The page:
The 100 Greatest ’90s Movie Characters (80-71)

There has never been a decade in film quite like the ’90s. It was a time where foreign and independent films were as big as blockbusters. Unlike today where Disney has a monopoly on entertainment, it felt like cinema at that time was one giant sandbox where everyone could play. Auteurs from decades past were making movies alongside indie darlings. Hell, even documentaries were big. It was a fertile period for cinephiles and with that came a wellspring of iconic characters. There was bullet dodging hacker ninjas and Bible quoting hitmen. Charismatic cannibals, Scottish junkies, philosophical slackers and clerks who weren’t supposed to be here today. They made us start fight clubs, believe in ghosts and quote shagadelic spies ad nauseum. These are the characters that made the decade as beloved as it is.

These are the 100 Greatest ’90s Characters of All Time.


80. The Wet Bandits (Joe Pesci and Daniel Stern) | Home Alone (1990)

If you were like me and grew up on a steady diet of The Three Stooges or Looney Tunes, then you absolutely loved the Wet Bandits. Well, maybe I should say you loved what was done to the Wet Bandits. Though not the main characters of Home Alone, Harry Lime and Marv Merchants were the antagonists to Macaulay Culkin’s Kevin McCallister. Harry and Marv are low level robbers who decide to rob Kevin McCallister’s home during Christmas. Why “Wet Bandits”? Marv is obsessed with a catchy name. So, after a break-in Harry turns on every faucet in a attempt to flood the robbery scene; hence “Wet Bandits.” Harry and Marv don’t grow or progress through the film, but they are the perfect comedic foils for Kevin and of course they get caught in the end. I never watch Home Alone for the heart-warming family story of Kevin McCallister, I watch it for the flame-throwers and hot door knobs.

– Ralph Hosch


79. Lester Burnham (Kevin Spacey) | American Beauty (1999)

The last two characters I had to write up were Lester Burnham and Bodhi from Point Break. On the surface, the two characters seem like they couldn’t have less to do with each other, but I think that there’s a point in American Beauty where Lester Burnham is on his way to becoming his own version of a Bodhi. A less exciting, more pedestrian version of Bodhi, maybe, but I think Patrick Swayze’s carefree surf guru-cum-philosopher would appreciate and maybe even respect Lester’s journey from forgotten man to the assertive man he becomes just before meeting his unfortunate end. Because if there’s any point to the character of Bodhi, it’s to challenge Johnny Utah’s understanding of the world, to get him to loosen up and color outside the lines a little. And if there’s any point to American Beauty, it has to be that, even though we all have roles we have to play, we shouldn’t have to be imprisoned by them. While playing those roles, we shouldn’t lose track of who we are or who we were before we came to play all of those different roles, and, even though we may be a respected businessman or father or teacher or FBI agent or what have you, maybe it’s ok to wear a loud shirt from time to time, smoke a joint every now and again, and just live a little.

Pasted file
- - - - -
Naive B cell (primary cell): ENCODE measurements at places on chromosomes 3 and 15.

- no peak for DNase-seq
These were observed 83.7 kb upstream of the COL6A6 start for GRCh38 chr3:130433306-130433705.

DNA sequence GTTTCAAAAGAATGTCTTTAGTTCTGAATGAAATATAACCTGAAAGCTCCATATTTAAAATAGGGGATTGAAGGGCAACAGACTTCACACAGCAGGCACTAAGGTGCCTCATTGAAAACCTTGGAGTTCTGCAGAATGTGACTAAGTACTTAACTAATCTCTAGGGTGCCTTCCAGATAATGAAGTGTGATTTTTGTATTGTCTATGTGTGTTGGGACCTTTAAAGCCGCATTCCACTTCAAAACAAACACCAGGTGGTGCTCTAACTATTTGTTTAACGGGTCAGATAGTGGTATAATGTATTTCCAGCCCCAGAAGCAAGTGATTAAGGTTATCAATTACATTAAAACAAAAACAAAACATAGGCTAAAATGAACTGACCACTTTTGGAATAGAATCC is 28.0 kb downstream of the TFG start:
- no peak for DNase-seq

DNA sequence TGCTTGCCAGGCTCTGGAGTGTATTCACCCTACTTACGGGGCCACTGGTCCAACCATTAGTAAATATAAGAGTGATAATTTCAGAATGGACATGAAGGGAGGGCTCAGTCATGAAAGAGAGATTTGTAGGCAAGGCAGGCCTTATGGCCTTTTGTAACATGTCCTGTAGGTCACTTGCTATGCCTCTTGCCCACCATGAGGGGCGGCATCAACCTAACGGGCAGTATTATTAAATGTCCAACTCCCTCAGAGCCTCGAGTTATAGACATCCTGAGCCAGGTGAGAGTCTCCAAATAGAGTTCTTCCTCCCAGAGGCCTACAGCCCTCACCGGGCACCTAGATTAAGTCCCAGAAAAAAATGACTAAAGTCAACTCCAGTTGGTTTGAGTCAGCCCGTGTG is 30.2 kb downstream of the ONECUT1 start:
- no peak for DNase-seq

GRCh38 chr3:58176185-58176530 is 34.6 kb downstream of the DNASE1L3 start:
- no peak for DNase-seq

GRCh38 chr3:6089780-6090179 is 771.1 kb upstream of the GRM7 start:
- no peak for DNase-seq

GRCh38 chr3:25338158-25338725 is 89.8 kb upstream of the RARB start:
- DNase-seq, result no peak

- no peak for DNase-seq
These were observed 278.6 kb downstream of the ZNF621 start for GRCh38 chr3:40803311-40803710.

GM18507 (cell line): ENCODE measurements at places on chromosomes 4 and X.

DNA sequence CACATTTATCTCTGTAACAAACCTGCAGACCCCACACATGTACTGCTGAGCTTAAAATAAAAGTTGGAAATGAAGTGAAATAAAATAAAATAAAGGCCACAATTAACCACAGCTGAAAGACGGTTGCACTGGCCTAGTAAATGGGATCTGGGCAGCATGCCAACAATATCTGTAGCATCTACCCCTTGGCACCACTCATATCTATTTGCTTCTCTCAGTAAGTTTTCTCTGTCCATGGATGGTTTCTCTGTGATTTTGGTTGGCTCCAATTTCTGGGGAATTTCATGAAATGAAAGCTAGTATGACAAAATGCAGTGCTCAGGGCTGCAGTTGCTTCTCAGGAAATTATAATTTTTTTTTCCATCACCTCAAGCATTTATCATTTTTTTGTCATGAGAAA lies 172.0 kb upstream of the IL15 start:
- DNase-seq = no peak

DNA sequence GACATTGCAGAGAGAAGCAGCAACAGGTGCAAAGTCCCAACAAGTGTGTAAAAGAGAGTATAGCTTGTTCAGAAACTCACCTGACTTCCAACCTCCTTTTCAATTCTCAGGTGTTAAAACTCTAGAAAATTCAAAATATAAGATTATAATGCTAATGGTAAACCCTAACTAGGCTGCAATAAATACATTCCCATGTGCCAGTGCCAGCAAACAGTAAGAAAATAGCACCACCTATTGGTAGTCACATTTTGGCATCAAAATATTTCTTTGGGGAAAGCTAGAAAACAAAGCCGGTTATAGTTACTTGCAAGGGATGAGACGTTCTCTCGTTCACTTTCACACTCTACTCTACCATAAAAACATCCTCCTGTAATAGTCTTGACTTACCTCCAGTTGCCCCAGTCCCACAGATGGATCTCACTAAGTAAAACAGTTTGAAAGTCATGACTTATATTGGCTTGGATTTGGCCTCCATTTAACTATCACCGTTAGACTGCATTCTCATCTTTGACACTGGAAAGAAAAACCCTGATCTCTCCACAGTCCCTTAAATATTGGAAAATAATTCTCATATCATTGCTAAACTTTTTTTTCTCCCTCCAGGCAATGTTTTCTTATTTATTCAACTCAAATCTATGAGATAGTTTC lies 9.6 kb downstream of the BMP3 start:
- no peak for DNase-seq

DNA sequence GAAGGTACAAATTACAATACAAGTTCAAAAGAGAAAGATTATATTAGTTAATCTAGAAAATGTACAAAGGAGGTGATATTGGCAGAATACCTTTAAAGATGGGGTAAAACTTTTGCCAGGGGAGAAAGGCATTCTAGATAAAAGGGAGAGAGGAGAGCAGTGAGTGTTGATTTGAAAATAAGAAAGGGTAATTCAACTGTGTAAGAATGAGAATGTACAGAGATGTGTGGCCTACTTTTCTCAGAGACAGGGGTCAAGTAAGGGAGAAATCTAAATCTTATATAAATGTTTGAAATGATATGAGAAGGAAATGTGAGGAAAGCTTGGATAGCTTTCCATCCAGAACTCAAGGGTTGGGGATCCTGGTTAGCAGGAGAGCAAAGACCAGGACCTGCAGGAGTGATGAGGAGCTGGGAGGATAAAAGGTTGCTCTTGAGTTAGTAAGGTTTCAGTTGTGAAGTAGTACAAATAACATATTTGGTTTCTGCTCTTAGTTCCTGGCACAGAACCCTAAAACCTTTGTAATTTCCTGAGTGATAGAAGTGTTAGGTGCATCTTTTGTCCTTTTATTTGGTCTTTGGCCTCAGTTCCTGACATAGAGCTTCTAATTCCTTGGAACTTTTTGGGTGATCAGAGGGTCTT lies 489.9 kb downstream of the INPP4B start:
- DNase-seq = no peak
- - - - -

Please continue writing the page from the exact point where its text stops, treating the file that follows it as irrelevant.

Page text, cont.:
Lester’s rebellion isn’t as dramatic as Bodhi’s choice to live his life as a bank robber and big surf chaser, but he’s no less interesting for it. And probably a lot more relatable. Especially today. 

– Billy Dhalgren


78. Dr. Richard Kimble (Harrison Ford) | The Fugitive (1993)

Tommy Lee Jones as Marshal Sam Gerard gets all the praise for The Fugitive – and his character is the breakout performance – but it doesn’t work without Ford’s Kimble. (See the unsatisfying spin-off U.S. Marshals to see what I mean.) To be fair, Kimble is presented as sympathetic and, most importantly, innocent from the earliest parts of the film, allowing us to invest and identify with him for the entire running time. Harrison Ford brings an edge to his patented flustered everyman, making the good Doctor believable as a regular (if accomplished) guy managing to keep one step ahead of law enforcement while engaging in action-star heroics. It’s his dedication, focus and drive to find his wife’s killer that keeps us invested, though, and what turns Gerard’s professional antagonism into something like respect and, maybe, even friendship. The Fugitive is a film with two protagonists, and one doesn’t work without the other.

– Bob Cram


77. Corporal Timothy Upham (Jeremy Davies) | Saving Private Ryan (1998)

Like many of you, for the longest time, I hated Corporal Timothy Upham. He wasn’t brave or cool, he was a “nerd”, he tried bringing a typewriter on the mission with him and the biggest reason most people don’t like him is that he is considered a coward.

However, over the years, my opinion has changed of this character. Much like each character in Romero’s Night of the Living represents a portion of the population and how we would act in a world-ending event, Upham portrays a particular type of person that could be any one of us if we were faced with the same situation. We don’t like to admit we would be a coward or scared, of course. We want to be the leader of high integrity like Captain Miller or the coolest sniper around like Private Jackson. Nobody wants to be an Upham but you don’t know what you would do until you are in his position. Upham has become one of my favorite Spielberg characters for exactly why people don’t like him and he adds a whole different layer to an already great film.